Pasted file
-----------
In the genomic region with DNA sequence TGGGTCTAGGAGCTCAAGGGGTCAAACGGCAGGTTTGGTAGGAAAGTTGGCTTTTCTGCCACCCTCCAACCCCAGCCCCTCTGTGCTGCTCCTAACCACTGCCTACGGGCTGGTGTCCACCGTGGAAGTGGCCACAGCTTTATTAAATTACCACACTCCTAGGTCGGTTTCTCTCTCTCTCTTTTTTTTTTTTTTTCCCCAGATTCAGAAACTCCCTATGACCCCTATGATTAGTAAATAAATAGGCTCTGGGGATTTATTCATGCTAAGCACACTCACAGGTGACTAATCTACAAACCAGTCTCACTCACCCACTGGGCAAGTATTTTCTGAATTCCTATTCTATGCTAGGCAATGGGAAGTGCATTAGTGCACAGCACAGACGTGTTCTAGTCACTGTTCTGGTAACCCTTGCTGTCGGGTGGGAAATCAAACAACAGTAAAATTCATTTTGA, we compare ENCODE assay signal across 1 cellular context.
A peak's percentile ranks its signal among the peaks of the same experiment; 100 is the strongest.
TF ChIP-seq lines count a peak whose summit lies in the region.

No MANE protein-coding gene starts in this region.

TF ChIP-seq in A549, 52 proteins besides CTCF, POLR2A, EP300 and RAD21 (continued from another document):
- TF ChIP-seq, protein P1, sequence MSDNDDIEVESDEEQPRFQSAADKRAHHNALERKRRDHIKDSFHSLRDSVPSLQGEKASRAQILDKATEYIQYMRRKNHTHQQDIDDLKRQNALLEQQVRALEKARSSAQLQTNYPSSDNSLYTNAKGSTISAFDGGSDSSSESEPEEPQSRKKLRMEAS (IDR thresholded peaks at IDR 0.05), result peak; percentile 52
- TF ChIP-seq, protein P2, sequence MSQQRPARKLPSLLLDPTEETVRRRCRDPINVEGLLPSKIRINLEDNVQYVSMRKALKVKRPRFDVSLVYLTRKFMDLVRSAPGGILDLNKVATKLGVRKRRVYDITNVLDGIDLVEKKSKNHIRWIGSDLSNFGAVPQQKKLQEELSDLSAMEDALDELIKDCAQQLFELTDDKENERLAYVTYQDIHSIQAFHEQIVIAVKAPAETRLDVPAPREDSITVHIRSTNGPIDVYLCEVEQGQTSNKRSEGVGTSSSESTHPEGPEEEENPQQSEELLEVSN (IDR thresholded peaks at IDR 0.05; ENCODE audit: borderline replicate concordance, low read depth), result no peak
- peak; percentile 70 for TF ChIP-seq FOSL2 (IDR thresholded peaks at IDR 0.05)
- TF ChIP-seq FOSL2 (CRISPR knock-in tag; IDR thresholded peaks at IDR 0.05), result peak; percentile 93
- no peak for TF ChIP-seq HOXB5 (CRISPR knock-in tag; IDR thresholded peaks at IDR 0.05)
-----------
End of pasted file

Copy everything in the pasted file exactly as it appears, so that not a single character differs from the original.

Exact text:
In the genomic region with DNA sequence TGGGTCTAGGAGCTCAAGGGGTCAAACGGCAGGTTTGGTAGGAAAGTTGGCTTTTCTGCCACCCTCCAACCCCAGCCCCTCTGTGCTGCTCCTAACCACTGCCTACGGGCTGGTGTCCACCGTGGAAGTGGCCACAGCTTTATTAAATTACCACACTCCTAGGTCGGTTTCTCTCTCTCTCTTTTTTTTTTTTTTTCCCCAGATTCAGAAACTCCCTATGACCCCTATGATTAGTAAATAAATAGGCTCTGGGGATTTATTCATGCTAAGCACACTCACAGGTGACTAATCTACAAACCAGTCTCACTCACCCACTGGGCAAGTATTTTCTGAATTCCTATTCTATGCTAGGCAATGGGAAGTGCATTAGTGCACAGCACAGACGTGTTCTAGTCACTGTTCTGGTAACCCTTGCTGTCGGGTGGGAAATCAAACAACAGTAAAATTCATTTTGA, we compare ENCODE assay signal across 1 cellular context.
A peak's percentile ranks its signal among the peaks of the same experiment; 100 is the strongest.
TF ChIP-seq lines count a peak whose summit lies in the region.

No MANE protein-coding gene starts in this region.

TF ChIP-seq in A549, 52 proteins besides CTCF, POLR2A, EP300 and RAD21 (continued from another document):
- TF ChIP-seq, protein P1, sequence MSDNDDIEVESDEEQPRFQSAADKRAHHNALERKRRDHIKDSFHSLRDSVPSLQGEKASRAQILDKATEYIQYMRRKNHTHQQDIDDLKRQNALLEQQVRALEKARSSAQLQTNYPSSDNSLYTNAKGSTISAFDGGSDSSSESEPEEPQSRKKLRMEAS (IDR thresholded peaks at IDR 0.05), result peak; percentile 52
- TF ChIP-seq, protein P2, sequence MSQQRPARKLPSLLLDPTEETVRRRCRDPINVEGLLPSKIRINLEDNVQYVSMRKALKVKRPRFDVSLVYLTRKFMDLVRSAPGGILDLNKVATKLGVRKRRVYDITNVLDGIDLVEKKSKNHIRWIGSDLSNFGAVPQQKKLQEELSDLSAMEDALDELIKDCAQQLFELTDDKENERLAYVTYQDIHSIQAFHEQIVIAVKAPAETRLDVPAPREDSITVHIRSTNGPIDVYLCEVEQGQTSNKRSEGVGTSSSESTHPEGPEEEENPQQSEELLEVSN (IDR thresholded peaks at IDR 0.05; ENCODE audit: borderline replicate concordance, low read depth), result no peak
- peak; percentile 70 for TF ChIP-seq FOSL2 (IDR thresholded peaks at IDR 0.05)
- TF ChIP-seq FOSL2 (CRISPR knock-in tag; IDR thresholded peaks at IDR 0.05), result peak; percentile 93
- no peak for TF ChIP-seq HOXB5 (CRISPR knock-in tag; IDR thresholded peaks at IDR 0.05)